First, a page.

In terms of dealing ex post with issues of liability--well, if the plaintiffs are going to actually recover monetary damages, they will probably need some level of support from the Chinese government. Plenty of cases have found liability against foreign defendants, but actually enforcing the judgment is much more difficult and usually requires some level of international cooperation.

Posted by: CBR | Jun 16, 2018 10:45:47 AM

Could you elaborate on how foreign governments would correct errors that result in foreign company liability through political or diplomatic processes? Suppose that the Chinese government really ordered this price-fixing scheme, which they understandably might not truthfully disclose to the WTO, or announce in publicly promulgated regulations. How does China politically or diplomatically correct the district court's mistake so that its sellers aren't held liable for antitrust violations?

Of course, there's a classic jurisprudential debate over whether such a secret state command, that differs from the content of "written law or regulation[s]," op. at 3, is law at all. This somewhat hoary question has gained new life in recent years, thanks in part to another guest-Prawfsblawgger. See this paper on Will Baude's "Illuminati Problem":

https://papers.ssrn.com/sol3/papers.cfm?abstract_id=2915564

Posted by: Asher Steinberg | Jun 15, 2018 7:59:35 PM

Asher, I don't think that's a fanciful concern--I think you're probably right that if the goal is minimizing the number of cases in which a US court makes a mistake about the content of foreign law, a conclusive deference standard is likely to be more effective. But I wonder about the cost of various potential errors. Some errors of foreign law are correctable through the political and diplomatic process, while others are harder to correct. An error that results in foreign company liability is one that foreign governments might be motivated to correct through political or diplomatic processes. And error going the other direction is more likely to slip through the cracks. Plus, of course, a conclusive deference standard can be gamed in order to protect domestic enterprises (which was the plaintiffs' theory of the case in Hubei). I'm more skeptical that that was actually happening in Hubei, but I do worry about the potentially problematic incentives that are created if the parties cannot argue for varying interpretations of foreign law.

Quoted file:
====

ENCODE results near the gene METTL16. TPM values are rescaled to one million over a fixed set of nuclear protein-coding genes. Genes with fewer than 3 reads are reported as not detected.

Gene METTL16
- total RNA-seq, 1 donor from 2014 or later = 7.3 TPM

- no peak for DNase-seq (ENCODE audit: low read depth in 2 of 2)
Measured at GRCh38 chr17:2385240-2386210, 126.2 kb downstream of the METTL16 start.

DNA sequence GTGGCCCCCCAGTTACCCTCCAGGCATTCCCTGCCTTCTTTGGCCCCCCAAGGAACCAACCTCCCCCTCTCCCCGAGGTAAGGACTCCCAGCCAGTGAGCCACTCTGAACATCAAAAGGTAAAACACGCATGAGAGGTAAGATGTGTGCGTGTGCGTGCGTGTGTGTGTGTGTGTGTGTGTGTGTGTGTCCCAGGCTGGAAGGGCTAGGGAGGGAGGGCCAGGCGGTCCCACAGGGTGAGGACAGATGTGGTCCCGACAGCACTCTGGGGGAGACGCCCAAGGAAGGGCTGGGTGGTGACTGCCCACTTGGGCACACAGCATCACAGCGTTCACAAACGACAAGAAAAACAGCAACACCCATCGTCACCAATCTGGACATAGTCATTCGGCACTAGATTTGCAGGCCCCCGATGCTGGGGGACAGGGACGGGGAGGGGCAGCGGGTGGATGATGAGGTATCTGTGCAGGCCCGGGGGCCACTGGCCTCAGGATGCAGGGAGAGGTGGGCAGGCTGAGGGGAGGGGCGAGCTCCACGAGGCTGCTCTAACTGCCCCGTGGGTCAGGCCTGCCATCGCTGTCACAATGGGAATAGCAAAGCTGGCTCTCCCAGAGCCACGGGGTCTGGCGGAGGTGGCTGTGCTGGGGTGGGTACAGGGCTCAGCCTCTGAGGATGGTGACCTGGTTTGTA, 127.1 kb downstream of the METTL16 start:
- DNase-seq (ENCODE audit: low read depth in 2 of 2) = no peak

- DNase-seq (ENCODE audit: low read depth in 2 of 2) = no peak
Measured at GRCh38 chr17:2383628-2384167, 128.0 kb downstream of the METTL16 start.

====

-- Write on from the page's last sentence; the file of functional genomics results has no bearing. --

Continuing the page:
Posted by: CBR | Jun 15, 2018 3:58:14 PM

Asher ,

you can read the ruling, and read by yourself , that anyway , clear and careful reading of the foreign law , is absolutely warranted . I shall not dig to much here for general justifications , but see and read , that anyway , one of the parties , shall challenge probably the version of the other side ( concerning the right interpretation of the law or practice even ) here I quote , p.2- 3 :


" The Chinese sellers moved to dismiss the U. S. purchasers’ complaint on the ground that Chinese law required them to fix the price and quantity of vitamin C exports.Therefore, the Chinese sellers urged, they are shielded from liability under U. S. antitrust law by the act of state doctrine, the foreign sovereign compulsion doctrine, and principles of international comity. The Ministry of Commerce of the People’s Republic of China (Ministry) filed a brief as amicus curiae in support of the Chinese sellers’….

Now , read what the other side did in exchange :

In response, the U. S. purchasers disputed that Chinese law required the Chinese sellers to engage in price fixing .Among other things, the U. S. purchasers noted that the Ministry had not identified any written law or regulation expressly ordering the Chinese sellers’ price agreement.2 They also highlighted a Chamber announcement that the manufacturers “were able to reach a self-regulated agreement . . . whereby they would voluntarily control the quantity and pace of exports . . . without any government intervention.” App. 109. In addition, the U. S. purchasers presented expert testimony that the Chinese Government’s authorization of a Vitamin C Subcommittee within the Chamber did not necessarily mean that the subcommittee’s price fixing was mandated by law.

End of quotation :

So , in a way or other , it would be challenged and become messy . So , the best way or model , is to appoint an objective expert ( by the court appointed ) and get so , the basis for well admissible and coherent and professional opinion . One can't treat law like amateur . Fate of too many people or money is at stake here . Suppose , reading US statute or code , without amendments incorporated. It is laughable of course . Imagine apple sails of iphones of billions of dollars affected overnight due to reckless reading of law . This is not a game !

Thanks

P.S : Pages 2-3 to the opinion , not the sylabus

Posted by: El roam | Jun 15, 2018 3:33:12 PM